By Valentine Makoni
When I was 11 years old, I wore pyjamas to school. I studied at a local government primary school that had a non-descript uniform of khaki shorts, khaki shirt, checked green tie, grey knee length socks and black shoes.
As part of the school’s fundraising efforts, it would occasionally sanction “civics” days, where people could wear casual clothes to school for a fee.
I honestly do not remember why I wore pyjamas to school. I can speculate. Maybe I was annoyed at the pretensions of social class and standing that fancy clothes implied. Maybe I was rebelling against the ZWL$5 fee that the school demanded for wearing casual clothes.
I definitely had two “partitions” of clean clothes in my wardrobe, so it was not because I had to. Maybe, I wanted to cause a stir (for no logical reason). It was enabled by my parents being out of the country on a work / vacation trip leaving us home with my grandmother. If I left for school early, she wouldn’t be able to see what I was wearing.
It is possible, that the reason I wore pyjamas to school was petty. Loveness (not her real name) was my classmate who lived in the same neighbourhood as me. Sometimes, we would cycle past her house on a bicycle ride with my father. On one occasion, I took my evening shower early, changed into pyjamas and then went riding with my dad around the block. As it were, Loveness saw me, then passed the gossip around class: “Valentine was riding around with pyjamas in broad daylight.” Maybe, I decided to be petulant.
I wore a clean pair of pyjamas to school. After my morning bath and brushing my teeth, I changed from the summer pyjamas I had slept in to winter pyjamas. They were a thick cotton fabric which was both comfortable and warm. They were dark brown in colour, with intermittent white stripe detail. They were full length pyjamas: the trousers extended to my ankles and the shirt to my wrists. Neatly washed, ironed and folded in my wardrobe, I changed into these before dashing out of the door.
The pyjamas I wore to school were quite hot. I mean that literally. Smack dab in the middle of summer, I was clad in full length cotton pyjamas while in school. Admittedly, this was only something I became aware of later in the day, squirming in my seat from the discomfort of the heat. I may have undone one button as a form of respite, but not by much. It was hot.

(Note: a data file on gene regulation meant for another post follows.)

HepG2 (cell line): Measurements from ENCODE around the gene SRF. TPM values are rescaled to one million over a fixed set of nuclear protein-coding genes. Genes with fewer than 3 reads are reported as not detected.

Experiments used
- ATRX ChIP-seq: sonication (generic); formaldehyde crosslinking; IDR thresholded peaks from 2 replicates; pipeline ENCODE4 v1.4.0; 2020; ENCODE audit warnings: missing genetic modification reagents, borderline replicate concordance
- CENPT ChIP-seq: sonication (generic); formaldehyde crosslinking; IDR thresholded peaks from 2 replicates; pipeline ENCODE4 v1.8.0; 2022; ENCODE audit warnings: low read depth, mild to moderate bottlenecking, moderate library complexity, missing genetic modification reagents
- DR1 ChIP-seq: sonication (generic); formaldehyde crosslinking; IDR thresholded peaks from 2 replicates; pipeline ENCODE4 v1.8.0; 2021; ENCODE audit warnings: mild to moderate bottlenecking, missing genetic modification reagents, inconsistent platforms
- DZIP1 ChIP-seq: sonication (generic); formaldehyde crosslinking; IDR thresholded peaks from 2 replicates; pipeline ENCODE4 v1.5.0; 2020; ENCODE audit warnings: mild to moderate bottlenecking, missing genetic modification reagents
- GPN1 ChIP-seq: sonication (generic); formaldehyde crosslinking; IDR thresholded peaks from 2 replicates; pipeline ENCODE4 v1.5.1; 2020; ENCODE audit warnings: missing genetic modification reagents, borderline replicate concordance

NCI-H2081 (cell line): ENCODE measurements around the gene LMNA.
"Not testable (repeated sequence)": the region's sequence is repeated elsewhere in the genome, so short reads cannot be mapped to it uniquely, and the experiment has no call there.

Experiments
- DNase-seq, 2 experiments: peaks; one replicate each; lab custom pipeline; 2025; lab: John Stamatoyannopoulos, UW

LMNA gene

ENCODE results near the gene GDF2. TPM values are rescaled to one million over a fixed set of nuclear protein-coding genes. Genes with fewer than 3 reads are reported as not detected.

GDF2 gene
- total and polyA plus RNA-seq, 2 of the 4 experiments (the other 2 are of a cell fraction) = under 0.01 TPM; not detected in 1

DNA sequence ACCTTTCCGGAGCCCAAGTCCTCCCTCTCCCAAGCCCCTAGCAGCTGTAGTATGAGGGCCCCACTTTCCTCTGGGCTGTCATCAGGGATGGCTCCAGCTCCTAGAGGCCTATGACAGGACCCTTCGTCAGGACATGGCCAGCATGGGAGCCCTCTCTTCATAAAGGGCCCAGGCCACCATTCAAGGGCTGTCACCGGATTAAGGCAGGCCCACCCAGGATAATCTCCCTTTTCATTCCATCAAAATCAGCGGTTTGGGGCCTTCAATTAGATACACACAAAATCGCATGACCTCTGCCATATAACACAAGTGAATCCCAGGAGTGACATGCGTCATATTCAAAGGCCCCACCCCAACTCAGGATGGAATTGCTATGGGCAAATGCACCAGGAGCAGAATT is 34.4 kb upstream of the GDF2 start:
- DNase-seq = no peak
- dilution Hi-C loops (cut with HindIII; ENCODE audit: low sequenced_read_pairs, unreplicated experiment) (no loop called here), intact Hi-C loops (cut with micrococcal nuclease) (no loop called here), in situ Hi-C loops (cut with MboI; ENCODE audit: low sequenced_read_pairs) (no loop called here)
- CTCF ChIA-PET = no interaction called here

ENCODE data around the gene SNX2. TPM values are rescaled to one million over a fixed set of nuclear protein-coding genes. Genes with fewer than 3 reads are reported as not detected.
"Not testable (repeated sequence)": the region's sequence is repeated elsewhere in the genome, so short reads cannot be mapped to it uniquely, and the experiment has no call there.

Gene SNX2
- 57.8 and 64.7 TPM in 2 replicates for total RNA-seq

I was prepared to defend my decision to wear pyjamas to school. The rules of civics meant a student paid ZWL$5 if they were wearing casual clothes and ZWL$10 if they forgot and wore uniform. I had enough money to pay for myself. It was common knowledge that clothes had to be “decent,” but primary school children rarely wore immodest clothes anyway. As it were, my teacher simply acknowledged my attire, then called for all the snickering to stop.
By break time, everyone knew I had worn pyjamas to school. I don’t mean everyone in my class, I mean everyone at the school. Even though I was in Grade 6 Green, the news spread to all other classes. Even kids from Grade 1 and 2, who played on a different playground, came to see for themselves if it was true, that someone had worn pyjamas to school.
I let everyone see that I had worn pyjamas to school. I remember being gawked at, especially during break time. I walked around, going nowhere in particular. I spoke to friends only intermittently. It’s possible some were embarrassed to be seen around me, just as it is likely I was a loner who had few close friends to play with anyway. Regardless, there was a swarm of curious students that shadowed me a few metres away. In shock, amazement, curiosity.
For a while, all everyone wanted to talk about was that I had worn pyjamas to school. “Who was this guy? Where does he come from? Did he sleep in the pyjamas he wore to school? Does he have any other clothes? Can I also wear pyjamas to school? What did his teacher say about him wearing pyjamas to school? Is it your brother that wore pyjamas to school? Did you know he would wear pyjamas to school?”
I was the only one who wore pyjamas to school. Civics day was one where people’s personalities could really show. There were many children who wore t-shirts embezzled with their favourite cartoon characters: Tom & Jerry; Power puff Girls; Captain Planet; Cinderella. Others tapped into the latest fashion trends. Summer shirts were a thing at that point: oversized shirts with synthetic material that had colourful imprints. Orange and yellow were popular colours for these shirts, with dragons and fire featuring prominently.
Some wore “smart casual”. I don’t know if we called it that at the time. But, formal trousers and a shirt could be found among primary school students. Wearing your favourite team’s football jersey was desirable. Caps United, Dynamos, Real Madrid, Manchester United, Arsenal, Liverpool, Kaizer Chiefs. Those who had their names printed on the back of their jersey felt like stars.
By the end of break time, there was little interest in me wearing pyjamas to school. The novelty had worn off. Kids being kids, had looked and indulged the oddity, then had gone on to be distracted by whatever else grabbed their attention. Admiring their friend’s clothes. Using a makeshift ball of plastic and string to play football. Running around the yard playing tag. Buying packets of chips to argument their lunchboxes. Life, moved on.
A couple hours later, the day I wore pyjamas to school came to an end. As the bell rang, everyone streamed home in their cars, buses and walking groups. I did too. Trudged home, changed into shorts and a t-shirt then plopped in front of the television. It was time to relax with a couple episodes of Power rangers. Superheroes.
I, on the other hand, was just a regular kid. Who had worn pyjamas to school.